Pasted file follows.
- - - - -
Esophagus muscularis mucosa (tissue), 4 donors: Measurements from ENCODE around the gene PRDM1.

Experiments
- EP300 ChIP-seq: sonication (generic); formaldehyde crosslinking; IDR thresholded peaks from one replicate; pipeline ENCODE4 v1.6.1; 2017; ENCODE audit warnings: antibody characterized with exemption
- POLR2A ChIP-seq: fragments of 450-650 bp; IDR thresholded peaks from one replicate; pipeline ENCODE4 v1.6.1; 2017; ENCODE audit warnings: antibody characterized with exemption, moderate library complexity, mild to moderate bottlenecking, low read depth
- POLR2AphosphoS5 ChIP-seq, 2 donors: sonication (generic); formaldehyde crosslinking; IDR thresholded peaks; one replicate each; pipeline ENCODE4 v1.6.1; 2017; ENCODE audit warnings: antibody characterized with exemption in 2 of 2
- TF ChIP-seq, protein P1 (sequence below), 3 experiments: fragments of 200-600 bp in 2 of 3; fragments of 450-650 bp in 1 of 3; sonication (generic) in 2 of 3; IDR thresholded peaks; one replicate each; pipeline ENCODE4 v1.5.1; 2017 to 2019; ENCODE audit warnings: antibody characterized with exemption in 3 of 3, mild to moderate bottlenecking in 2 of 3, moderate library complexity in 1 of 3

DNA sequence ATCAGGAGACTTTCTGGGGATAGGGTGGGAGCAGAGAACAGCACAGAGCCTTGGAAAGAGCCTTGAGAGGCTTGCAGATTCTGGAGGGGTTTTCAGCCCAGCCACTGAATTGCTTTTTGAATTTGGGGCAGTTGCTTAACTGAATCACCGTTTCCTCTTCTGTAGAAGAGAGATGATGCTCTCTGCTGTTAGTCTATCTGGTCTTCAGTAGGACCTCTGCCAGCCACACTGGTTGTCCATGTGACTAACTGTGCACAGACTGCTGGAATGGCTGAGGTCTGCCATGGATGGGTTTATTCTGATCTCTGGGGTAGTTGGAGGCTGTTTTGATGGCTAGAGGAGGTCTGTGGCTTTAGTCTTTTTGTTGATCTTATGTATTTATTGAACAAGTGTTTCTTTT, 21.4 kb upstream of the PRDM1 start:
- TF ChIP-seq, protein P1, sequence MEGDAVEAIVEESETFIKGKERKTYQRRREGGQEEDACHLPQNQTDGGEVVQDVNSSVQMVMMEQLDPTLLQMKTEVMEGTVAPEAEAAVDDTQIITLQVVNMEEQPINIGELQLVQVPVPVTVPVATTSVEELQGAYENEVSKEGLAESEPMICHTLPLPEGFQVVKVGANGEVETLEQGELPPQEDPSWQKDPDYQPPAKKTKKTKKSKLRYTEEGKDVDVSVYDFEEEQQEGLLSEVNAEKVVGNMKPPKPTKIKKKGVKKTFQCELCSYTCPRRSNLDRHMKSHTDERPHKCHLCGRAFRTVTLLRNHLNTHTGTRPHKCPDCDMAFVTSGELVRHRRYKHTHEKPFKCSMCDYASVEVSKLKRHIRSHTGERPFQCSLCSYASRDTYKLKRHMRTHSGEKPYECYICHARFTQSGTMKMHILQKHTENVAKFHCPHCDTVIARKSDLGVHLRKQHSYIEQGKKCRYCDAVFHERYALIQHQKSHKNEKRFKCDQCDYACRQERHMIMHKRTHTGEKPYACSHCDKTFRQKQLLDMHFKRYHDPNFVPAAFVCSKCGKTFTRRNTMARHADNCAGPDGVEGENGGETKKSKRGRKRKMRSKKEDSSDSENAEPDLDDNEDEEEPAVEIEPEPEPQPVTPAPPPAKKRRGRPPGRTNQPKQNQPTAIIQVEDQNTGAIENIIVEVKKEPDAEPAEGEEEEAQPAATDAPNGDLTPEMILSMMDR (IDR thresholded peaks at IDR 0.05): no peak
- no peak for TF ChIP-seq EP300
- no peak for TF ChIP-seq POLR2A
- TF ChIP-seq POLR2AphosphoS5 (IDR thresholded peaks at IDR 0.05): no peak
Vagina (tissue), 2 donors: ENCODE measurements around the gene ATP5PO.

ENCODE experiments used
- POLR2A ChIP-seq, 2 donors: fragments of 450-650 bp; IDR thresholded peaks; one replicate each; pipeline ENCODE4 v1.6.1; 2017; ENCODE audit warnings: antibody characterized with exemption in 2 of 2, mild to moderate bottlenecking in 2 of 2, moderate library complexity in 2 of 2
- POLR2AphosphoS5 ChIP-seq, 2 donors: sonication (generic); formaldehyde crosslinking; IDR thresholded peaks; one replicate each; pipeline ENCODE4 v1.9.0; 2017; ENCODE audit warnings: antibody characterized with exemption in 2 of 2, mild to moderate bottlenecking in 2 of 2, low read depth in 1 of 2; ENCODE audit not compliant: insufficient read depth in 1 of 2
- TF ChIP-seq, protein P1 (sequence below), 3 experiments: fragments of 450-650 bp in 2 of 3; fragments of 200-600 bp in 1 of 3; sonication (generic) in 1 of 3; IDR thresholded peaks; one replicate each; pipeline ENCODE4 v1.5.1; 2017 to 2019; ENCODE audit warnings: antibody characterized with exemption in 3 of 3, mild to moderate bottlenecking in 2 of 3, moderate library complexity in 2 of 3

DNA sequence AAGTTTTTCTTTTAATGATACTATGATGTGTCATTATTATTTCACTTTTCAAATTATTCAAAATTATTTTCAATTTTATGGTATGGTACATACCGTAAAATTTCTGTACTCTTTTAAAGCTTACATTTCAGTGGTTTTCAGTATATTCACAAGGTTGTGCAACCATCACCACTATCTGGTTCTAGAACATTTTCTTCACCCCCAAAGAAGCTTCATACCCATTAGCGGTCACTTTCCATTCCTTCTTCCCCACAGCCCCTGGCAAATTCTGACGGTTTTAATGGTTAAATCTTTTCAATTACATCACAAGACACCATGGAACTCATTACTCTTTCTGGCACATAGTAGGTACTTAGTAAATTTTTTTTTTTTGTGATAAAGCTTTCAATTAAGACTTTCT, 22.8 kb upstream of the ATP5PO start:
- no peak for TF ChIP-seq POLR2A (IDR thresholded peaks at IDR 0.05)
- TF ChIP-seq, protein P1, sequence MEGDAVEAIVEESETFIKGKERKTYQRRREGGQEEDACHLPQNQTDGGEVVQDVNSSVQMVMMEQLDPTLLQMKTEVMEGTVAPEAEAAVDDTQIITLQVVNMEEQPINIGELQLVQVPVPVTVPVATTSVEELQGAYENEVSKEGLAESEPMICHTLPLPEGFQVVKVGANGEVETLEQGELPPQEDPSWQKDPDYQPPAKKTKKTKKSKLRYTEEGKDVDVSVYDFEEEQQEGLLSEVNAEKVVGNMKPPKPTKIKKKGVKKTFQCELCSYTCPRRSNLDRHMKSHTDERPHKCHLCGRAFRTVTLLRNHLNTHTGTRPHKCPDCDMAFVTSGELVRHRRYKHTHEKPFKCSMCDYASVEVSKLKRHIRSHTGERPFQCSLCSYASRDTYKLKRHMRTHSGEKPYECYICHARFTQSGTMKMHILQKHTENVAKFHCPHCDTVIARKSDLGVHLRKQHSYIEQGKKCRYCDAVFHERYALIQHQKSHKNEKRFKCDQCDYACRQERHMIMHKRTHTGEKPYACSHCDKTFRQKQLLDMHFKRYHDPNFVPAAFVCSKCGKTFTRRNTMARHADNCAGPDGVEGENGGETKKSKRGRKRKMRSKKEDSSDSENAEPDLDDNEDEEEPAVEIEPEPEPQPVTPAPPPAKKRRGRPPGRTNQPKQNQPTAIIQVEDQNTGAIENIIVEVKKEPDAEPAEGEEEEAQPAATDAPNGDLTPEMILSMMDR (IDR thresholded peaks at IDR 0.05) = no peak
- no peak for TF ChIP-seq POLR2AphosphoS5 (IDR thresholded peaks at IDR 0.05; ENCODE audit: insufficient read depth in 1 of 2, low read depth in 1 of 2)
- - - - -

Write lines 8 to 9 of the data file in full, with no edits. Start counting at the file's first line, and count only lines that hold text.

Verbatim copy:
- TF ChIP-seq, protein P1, sequence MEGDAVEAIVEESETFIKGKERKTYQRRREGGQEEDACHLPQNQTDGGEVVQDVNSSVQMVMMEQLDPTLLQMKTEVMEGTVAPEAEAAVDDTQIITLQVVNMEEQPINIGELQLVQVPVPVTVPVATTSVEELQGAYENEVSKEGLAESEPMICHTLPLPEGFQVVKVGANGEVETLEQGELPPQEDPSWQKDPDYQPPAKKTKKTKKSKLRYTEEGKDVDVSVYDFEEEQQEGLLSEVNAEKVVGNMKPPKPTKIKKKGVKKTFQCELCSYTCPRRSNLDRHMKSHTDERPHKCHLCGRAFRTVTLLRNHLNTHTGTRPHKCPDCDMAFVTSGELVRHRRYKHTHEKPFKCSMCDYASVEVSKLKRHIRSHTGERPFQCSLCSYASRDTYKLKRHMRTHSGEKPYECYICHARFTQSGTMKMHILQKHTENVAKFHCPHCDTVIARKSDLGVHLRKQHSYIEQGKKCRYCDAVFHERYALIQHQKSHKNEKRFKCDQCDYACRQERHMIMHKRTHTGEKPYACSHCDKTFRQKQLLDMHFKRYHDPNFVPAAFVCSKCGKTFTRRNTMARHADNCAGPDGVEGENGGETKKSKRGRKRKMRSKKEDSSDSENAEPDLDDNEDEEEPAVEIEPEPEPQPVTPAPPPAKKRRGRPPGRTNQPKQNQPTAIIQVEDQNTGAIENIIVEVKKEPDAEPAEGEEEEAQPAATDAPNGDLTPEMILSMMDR (IDR thresholded peaks at IDR 0.05): no peak
- no peak for TF ChIP-seq EP300